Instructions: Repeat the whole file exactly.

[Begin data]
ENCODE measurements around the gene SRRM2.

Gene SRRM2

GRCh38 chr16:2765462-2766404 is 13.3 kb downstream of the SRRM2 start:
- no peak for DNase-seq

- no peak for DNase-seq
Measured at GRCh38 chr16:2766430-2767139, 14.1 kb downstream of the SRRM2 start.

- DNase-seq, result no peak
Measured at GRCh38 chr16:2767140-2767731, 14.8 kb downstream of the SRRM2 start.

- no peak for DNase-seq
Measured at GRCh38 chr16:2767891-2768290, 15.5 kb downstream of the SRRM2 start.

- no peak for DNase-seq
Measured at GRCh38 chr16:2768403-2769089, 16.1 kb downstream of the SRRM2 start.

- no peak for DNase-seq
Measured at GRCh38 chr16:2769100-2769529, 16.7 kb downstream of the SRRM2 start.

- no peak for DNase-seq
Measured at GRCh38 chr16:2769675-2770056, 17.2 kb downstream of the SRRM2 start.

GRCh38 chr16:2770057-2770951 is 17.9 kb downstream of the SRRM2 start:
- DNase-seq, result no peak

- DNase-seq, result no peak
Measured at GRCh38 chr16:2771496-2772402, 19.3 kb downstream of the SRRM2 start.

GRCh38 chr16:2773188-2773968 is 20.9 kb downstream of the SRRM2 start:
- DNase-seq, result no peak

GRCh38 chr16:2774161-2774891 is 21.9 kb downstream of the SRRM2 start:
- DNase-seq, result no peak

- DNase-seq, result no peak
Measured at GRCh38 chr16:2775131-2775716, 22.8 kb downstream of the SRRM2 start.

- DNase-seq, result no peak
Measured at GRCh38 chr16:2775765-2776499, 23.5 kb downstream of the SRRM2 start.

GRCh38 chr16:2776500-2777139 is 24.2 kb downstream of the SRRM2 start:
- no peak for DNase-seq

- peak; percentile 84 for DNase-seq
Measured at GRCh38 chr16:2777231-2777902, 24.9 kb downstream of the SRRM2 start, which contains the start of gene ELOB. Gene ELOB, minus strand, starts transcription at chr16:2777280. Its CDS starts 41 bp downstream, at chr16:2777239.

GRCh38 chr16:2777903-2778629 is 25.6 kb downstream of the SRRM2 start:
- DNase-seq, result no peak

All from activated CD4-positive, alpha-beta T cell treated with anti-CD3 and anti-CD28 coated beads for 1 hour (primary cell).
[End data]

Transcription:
ENCODE measurements around the gene SRRM2.

Gene SRRM2

GRCh38 chr16:2765462-2766404 is 13.3 kb downstream of the SRRM2 start:
- no peak for DNase-seq

- no peak for DNase-seq
Measured at GRCh38 chr16:2766430-2767139, 14.1 kb downstream of the SRRM2 start.

- DNase-seq, result no peak
Measured at GRCh38 chr16:2767140-2767731, 14.8 kb downstream of the SRRM2 start.

- no peak for DNase-seq
Measured at GRCh38 chr16:2767891-2768290, 15.5 kb downstream of the SRRM2 start.

- no peak for DNase-seq
Measured at GRCh38 chr16:2768403-2769089, 16.1 kb downstream of the SRRM2 start.

- no peak for DNase-seq
Measured at GRCh38 chr16:2769100-2769529, 16.7 kb downstream of the SRRM2 start.

- no peak for DNase-seq
Measured at GRCh38 chr16:2769675-2770056, 17.2 kb downstream of the SRRM2 start.

GRCh38 chr16:2770057-2770951 is 17.9 kb downstream of the SRRM2 start:
- DNase-seq, result no peak

- DNase-seq, result no peak
Measured at GRCh38 chr16:2771496-2772402, 19.3 kb downstream of the SRRM2 start.

GRCh38 chr16:2773188-2773968 is 20.9 kb downstream of the SRRM2 start:
- DNase-seq, result no peak

GRCh38 chr16:2774161-2774891 is 21.9 kb downstream of the SRRM2 start:
- DNase-seq, result no peak

- DNase-seq, result no peak
Measured at GRCh38 chr16:2775131-2775716, 22.8 kb downstream of the SRRM2 start.

- DNase-seq, result no peak
Measured at GRCh38 chr16:2775765-2776499, 23.5 kb downstream of the SRRM2 start.

GRCh38 chr16:2776500-2777139 is 24.2 kb downstream of the SRRM2 start:
- no peak for DNase-seq

- peak; percentile 84 for DNase-seq
Measured at GRCh38 chr16:2777231-2777902, 24.9 kb downstream of the SRRM2 start, which contains the start of gene ELOB. Gene ELOB, minus strand, starts transcription at chr16:2777280. Its CDS starts 41 bp downstream, at chr16:2777239.

GRCh38 chr16:2777903-2778629 is 25.6 kb downstream of the SRRM2 start:
- DNase-seq, result no peak

All from activated CD4-positive, alpha-beta T cell treated with anti-CD3 and anti-CD28 coated beads for 1 hour (primary cell).